Etiquette for Wedding Thank-You Cards

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As you prepare for your new adventure as half of a married couple, there's an important piece of business to attend to first: the thank-you notes. Etiquette dictates these go out within three months of the wedding. That sounds like plenty of time, but it goes by quickly as you settle into married life. Attacking a few thank-you notes a day ensures they all get mailed in a timely fashion.

Proper Stationery Choices

Even if you thanked people in person or by email, etiquette requires you to send a paper thank-you card as well. You must hand-write these; they shouldn't be cards with generic printed messages. Some brides order cards that coordinate with the wedding invitations, which is convenient but not necessary. Any classy stationery is acceptable, either flat cards or those that fold. If you use stationery monogrammed with your new initials, mail these only after the wedding, not between the bridal shower and the wedding when your name hasn't changed yet.

Who to Thank

Although anyone who gives you a present or money should receive a thank-you note, a few others groups deserve your thanks. Send a note to people who helped you plan or execute the wedding, including attendants and friends or family who helped with tasks such as directing parking or keeping the wedding book. Your parents, or other people who helped host the wedding, need a thank-you note, as do the people who hosted showers. If vendors did an exceptional job at your wedding, send a note of thanks.

What to Say

Each note must be personalized to the person and the gift. This is easy if you plan ahead for the thank-you notes by keeping careful records of who gave you which gift. If several people went in together to buy a gift, thank them individually. Mention the gift and how you use it if appropriate, such as saying, "Thank you for the China place setting. You helped us complete our set, which we have enjoyed several times already."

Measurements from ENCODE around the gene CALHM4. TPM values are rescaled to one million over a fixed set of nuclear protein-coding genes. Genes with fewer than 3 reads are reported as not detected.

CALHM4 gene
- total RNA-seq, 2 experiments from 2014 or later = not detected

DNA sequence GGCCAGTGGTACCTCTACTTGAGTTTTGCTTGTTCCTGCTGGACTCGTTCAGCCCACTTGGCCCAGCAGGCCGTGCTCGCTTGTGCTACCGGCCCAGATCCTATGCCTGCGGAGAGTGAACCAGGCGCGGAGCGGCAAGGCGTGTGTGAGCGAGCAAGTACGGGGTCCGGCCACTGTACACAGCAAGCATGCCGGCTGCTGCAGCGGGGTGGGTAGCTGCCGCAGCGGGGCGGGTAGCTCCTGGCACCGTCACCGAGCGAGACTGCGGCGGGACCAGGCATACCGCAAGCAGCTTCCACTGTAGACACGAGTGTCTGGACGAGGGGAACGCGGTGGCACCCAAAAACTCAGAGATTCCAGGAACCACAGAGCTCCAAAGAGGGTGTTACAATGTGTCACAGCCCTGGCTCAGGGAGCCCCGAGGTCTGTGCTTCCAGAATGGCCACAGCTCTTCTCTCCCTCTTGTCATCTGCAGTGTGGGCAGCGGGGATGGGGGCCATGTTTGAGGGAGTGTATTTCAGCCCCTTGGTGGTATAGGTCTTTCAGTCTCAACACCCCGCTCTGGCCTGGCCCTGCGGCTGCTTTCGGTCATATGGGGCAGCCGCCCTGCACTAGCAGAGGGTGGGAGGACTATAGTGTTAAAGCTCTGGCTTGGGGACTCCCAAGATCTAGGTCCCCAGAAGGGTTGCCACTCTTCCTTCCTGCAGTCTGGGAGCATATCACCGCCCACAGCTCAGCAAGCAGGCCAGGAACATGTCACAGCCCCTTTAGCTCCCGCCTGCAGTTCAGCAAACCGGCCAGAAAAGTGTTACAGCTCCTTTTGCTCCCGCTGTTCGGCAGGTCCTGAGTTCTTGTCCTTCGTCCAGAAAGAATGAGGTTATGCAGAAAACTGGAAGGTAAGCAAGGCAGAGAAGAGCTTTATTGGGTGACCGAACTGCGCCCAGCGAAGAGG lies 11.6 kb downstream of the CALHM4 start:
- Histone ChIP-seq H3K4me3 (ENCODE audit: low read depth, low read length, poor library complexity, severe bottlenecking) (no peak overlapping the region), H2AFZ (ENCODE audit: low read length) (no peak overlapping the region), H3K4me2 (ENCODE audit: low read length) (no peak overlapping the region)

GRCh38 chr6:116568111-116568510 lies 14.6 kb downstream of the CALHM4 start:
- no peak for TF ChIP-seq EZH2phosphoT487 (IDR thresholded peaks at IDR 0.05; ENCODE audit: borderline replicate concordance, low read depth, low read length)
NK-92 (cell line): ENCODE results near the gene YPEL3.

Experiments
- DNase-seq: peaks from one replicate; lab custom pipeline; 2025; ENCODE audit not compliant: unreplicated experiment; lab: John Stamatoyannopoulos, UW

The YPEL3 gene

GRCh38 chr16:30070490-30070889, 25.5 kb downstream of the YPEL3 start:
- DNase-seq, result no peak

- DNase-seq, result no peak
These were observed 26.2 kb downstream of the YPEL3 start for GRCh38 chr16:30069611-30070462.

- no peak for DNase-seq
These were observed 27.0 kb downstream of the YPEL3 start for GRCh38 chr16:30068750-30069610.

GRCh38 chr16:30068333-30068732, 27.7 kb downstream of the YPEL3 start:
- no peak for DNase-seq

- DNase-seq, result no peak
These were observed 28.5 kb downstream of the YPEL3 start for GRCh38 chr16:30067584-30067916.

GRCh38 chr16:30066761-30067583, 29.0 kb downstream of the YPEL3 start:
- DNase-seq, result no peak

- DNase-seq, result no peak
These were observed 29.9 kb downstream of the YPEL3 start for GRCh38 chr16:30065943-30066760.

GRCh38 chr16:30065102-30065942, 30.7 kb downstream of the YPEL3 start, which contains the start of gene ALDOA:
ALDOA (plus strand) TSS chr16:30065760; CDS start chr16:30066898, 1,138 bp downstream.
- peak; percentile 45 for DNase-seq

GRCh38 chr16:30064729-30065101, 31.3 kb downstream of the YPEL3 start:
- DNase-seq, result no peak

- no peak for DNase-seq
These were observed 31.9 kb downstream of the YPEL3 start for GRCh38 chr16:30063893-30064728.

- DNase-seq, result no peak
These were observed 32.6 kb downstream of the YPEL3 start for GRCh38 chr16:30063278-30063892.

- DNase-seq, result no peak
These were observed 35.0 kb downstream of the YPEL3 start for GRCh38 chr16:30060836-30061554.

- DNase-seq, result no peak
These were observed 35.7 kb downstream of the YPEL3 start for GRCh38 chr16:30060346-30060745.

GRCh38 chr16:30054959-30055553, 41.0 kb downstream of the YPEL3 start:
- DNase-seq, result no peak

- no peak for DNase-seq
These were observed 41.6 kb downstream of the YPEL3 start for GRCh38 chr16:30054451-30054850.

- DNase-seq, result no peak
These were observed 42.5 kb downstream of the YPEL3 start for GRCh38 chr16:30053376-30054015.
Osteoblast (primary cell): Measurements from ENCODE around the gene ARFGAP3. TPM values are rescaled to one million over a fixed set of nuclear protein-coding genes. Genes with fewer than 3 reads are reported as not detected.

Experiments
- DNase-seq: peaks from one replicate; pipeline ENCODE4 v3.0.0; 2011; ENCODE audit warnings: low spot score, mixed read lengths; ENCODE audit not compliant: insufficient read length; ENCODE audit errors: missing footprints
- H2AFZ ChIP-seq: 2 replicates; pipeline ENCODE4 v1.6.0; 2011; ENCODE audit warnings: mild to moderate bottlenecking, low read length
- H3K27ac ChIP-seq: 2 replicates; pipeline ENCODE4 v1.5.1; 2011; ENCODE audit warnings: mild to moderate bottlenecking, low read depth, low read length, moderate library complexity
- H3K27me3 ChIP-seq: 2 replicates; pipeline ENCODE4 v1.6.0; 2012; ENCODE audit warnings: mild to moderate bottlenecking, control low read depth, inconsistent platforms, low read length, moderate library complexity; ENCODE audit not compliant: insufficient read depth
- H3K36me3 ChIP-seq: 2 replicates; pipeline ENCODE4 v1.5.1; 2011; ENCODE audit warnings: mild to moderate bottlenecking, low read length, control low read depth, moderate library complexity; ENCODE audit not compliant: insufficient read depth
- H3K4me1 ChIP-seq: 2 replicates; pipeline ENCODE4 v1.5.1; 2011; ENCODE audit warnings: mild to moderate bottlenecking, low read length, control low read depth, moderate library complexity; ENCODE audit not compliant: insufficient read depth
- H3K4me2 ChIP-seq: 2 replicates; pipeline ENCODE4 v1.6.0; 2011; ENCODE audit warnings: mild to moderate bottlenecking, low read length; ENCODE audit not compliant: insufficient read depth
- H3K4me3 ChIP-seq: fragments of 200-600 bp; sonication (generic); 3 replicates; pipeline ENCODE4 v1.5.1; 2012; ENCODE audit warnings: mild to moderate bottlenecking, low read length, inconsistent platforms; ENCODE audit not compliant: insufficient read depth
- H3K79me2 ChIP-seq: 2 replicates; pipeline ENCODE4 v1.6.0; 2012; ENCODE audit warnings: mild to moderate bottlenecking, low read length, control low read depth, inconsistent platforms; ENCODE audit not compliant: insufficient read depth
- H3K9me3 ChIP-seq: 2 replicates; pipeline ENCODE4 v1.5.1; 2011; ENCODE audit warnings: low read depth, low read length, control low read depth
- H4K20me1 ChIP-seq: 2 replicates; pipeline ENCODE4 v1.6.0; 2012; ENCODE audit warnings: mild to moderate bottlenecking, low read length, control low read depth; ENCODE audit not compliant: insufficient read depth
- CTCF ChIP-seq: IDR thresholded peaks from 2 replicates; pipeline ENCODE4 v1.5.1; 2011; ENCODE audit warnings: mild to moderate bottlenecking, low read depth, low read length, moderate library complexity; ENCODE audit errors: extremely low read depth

When people give money instead of gifts, you can mention the amount in the note, but you don't have to. Regardless of the amount, tell the person how you plan to use the money, such as saving it toward a down payment on a house or using it to buy new cookware. For a personal touch, take a photo of yourself with the item you bought using their monetary gift and include the photo with the thank-you note.

Getting Help

Traditionally, the bride completes the thank-you notes, but etiquette doesn't demand it. Instead, get the groom involved. Split up the notes in ways that make sense, such as having him write the notes for his friends and family while the bride takes the rest. If both of you are writing notes, be careful with monogrammed stationery. Include only the first letter of your last name, for example, instead of using the bride's new initials.

Before the wedding, enlist the aid of a bridesmaid or other close friend to help you keep track of the gifts. Have her carefully write down the name of the giver and the gift item as you open it to avoid confusion later.